Barack Obama, inaction hero

But when he talks about tackling income inequality he no longer speaks of national movements. It’s not because the public isn’t ready to be led. The country is still looking for a political champion to rally them, but unlike a previous version of Obama who would have promised that he could channel the passion outside Washington to change Washington, his aspirations are more modest now. He hopes to give “voice to an impression, I think a lot of Americans have, which is it’s harder to make it now if you are just the average citizen who’s willing to work hard and has good values, and wasn’t born with huge advantages or having enjoyed extraordinary luck—that the ground is less secure under your feet.” After six years the president recognizes that people are looking for “other flavors … somebody else out there who can give me that spark of inspiration or excitement.”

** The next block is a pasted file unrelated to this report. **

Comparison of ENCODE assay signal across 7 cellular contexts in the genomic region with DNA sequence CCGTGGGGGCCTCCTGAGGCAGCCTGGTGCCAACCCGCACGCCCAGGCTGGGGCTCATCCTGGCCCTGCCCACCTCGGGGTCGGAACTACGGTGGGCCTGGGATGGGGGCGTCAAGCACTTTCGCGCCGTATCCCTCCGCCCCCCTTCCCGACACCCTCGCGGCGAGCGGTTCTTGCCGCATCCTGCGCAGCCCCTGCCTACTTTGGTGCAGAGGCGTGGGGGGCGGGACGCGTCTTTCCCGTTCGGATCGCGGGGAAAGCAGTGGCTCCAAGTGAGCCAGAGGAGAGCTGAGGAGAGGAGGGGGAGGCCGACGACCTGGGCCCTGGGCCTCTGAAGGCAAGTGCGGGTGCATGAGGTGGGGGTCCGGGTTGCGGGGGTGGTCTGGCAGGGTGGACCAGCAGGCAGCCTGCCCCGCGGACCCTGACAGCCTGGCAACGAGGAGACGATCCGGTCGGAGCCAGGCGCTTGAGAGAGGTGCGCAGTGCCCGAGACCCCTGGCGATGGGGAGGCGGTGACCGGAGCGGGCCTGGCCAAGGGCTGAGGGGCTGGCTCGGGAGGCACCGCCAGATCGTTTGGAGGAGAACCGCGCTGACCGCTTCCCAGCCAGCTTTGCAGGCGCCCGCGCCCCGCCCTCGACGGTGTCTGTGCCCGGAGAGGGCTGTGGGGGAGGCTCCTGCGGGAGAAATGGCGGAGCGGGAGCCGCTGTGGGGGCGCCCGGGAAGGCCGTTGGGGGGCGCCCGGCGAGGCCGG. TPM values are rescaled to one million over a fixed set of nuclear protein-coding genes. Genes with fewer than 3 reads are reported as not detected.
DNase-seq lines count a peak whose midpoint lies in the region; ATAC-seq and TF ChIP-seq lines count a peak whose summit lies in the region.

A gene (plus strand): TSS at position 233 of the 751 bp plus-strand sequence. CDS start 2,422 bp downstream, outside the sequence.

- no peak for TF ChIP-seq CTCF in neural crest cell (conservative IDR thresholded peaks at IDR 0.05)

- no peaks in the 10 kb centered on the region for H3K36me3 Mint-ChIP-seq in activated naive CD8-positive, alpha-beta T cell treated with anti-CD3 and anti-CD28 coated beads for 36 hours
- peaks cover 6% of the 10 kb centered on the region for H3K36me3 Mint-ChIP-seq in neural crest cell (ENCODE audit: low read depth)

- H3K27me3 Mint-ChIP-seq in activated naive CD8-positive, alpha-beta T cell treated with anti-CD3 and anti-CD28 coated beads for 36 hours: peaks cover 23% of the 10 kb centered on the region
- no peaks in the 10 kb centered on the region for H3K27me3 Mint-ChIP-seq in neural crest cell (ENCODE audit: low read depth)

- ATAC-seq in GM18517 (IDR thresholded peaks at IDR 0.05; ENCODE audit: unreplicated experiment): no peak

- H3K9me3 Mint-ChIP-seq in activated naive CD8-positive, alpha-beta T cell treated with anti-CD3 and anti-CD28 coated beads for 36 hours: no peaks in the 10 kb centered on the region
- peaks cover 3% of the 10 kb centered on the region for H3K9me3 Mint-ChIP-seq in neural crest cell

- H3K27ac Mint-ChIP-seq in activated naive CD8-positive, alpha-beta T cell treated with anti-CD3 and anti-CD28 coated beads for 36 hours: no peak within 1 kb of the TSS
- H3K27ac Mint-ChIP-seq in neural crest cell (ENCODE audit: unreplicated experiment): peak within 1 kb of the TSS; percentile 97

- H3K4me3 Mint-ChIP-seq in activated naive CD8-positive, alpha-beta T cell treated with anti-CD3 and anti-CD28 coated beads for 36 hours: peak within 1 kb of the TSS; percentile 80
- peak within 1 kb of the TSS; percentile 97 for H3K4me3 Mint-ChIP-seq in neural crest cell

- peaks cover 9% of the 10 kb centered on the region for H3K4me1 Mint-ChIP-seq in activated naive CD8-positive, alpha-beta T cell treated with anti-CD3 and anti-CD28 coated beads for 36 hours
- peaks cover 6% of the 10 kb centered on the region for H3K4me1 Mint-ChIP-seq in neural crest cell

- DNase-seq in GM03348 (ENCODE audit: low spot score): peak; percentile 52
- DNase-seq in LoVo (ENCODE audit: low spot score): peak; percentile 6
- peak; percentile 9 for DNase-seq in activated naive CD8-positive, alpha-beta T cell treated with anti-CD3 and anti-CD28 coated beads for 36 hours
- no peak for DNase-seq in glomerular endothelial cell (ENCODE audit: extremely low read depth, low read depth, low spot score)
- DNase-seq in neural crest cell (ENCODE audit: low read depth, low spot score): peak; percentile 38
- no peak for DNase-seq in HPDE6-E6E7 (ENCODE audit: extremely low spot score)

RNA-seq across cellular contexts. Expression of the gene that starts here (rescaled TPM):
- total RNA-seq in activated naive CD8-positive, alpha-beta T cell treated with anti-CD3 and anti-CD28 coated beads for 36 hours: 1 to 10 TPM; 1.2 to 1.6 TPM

If this more realistic posture seems at odds with the call to a “Year of Action,” that may be only because we are misinterpreting what President Obama means by action. He’s not talking about showy gestures, but actions that unfold over a much longer timeline. In the realistic assessment of his office, the president offers a theory about presidential progress. “Sometimes the things that start small may turn out to be fairly significant. I suspect that Ronald Reagan, if you’d asked him, would not have considered the earned-income-tax-credit provision in tax reform to be at the top of his list of accomplishments. On the other hand, what the E.I.T.C. has done, starting with him, being added to by Clinton, being used by me during the Recovery Act, has probably kept more people out of poverty than a whole lot of other government programs that are currently in place.”